Next: Ion-Molecule and Charge Exchange Reactions »
Database Needs for Modeling and Simulation of Plasma Processing Get This Book
×
Buy Paperback | $47.00 Buy Ebook | $37.99
MyNAP members save 10% online.
Login or Register to save!
Download Free PDF

In spite of its high cost and technical importance, plasma equipment is still largely designed empirically, with little help from computer simulation. Plasma process control is rudimentary. Optimization of plasma reactor operation, including adjustments to deal with increasingly stringent controls on plant emissions, is performed predominantly by trial and error. There is now a strong and growing economic incentive to improve on the traditional methods of plasma reactor and process design, optimization, and control. An obvious strategy for both chip manufacturers and plasma equipment suppliers is to employ large-scale modeling and simulation. The major roadblock to further development of this promising strategy is the lack of a database for the many physical and chemical processes that occur in the plasma. The data that are currently available are often scattered throughout the scientific literature, and assessments of their reliability are usually unavailable.

Database Needs for Modeling and Simulation of Plasma Processing identifies strategies to add data to the existing database, to improve access to the database, and to assess the reliability of the available data. In addition to identifying the most important needs, this report assesses the experimental and theoretical/computational techniques that can be used, or must be developed, in order to begin to satisfy these needs.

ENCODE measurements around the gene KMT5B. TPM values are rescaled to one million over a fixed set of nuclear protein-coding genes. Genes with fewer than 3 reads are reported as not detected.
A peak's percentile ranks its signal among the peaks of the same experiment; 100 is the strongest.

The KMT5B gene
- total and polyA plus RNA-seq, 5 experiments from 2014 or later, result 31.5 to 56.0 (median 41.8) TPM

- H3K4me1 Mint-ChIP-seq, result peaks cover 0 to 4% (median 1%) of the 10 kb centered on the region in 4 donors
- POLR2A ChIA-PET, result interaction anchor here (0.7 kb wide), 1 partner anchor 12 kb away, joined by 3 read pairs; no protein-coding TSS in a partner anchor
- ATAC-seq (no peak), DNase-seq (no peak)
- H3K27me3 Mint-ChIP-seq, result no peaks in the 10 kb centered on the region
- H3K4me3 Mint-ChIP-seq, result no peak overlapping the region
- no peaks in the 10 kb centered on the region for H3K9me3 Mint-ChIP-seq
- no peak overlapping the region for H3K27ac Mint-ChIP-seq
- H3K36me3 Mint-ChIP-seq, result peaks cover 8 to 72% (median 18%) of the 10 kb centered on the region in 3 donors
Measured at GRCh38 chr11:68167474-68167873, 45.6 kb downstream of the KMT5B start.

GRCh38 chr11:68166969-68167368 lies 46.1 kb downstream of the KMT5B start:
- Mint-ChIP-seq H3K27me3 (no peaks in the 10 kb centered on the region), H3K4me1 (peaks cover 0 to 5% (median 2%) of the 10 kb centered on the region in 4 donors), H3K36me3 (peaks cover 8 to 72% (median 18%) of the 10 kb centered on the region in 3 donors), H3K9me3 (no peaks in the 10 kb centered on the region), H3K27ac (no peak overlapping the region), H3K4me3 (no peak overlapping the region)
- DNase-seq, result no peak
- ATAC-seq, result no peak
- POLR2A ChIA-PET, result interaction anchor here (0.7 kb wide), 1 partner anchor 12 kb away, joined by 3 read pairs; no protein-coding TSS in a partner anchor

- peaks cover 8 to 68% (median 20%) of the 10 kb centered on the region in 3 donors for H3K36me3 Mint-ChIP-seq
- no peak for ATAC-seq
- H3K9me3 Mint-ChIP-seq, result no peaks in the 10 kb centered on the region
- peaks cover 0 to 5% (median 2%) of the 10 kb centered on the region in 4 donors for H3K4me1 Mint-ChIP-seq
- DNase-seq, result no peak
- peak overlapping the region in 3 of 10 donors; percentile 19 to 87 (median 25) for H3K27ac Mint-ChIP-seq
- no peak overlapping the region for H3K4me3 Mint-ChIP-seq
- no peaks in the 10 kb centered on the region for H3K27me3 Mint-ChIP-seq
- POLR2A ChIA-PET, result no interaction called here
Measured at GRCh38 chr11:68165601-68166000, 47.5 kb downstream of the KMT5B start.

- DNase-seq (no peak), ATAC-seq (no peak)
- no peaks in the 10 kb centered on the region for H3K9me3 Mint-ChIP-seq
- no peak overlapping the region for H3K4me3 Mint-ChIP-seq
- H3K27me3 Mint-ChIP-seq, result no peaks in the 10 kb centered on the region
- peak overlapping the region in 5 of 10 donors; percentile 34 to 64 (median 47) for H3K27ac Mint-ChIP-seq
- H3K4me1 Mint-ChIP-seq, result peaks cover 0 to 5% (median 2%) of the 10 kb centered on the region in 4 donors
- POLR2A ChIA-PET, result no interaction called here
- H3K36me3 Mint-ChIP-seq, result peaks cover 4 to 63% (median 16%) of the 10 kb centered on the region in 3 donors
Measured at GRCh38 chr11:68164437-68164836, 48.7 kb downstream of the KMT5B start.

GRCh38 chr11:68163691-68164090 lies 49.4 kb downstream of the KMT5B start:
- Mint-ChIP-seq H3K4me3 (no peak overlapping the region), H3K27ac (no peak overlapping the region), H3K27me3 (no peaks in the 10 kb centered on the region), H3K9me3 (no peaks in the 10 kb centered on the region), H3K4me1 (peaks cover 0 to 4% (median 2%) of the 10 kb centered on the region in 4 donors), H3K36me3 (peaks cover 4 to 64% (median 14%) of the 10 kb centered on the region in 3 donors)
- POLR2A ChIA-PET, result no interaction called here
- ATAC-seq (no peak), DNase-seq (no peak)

1. ×

    Welcome to OpenBook!

    You're looking at OpenBook, NAP.edu's online reading room since 1999. Based on feedback from you, our users, we've made some improvements that make it easier than ever to read thousands of publications on our website.

    Do you want to take a quick tour of the OpenBook's features?

    No Thanks Take a Tour »
  2. ×

    Show this book's table of contents, where you can jump to any chapter by name.

    « Back Next »
  3. ×

    ...or use these buttons to go back to the previous chapter or skip to the next one.

    « Back Next »
  4. ×

    Jump up to the previous page or down to the next one. Also, you can type in a page number and press Enter to go directly to that page in the book.

    « Back Next »
  5. ×

    To search the entire text of this book, type in your search term here and press Enter.

    « Back Next »
  6. ×

    Share a link to this book page on your preferred social network or via email.

    « Back Next »
  7. ×

    View our suggested citation for this chapter.

    « Back Next »
  8. ×

    Ready to take your reading offline? Click here to buy this book in print or download it as a free PDF, if available.

    « Back Next »
Stay Connected!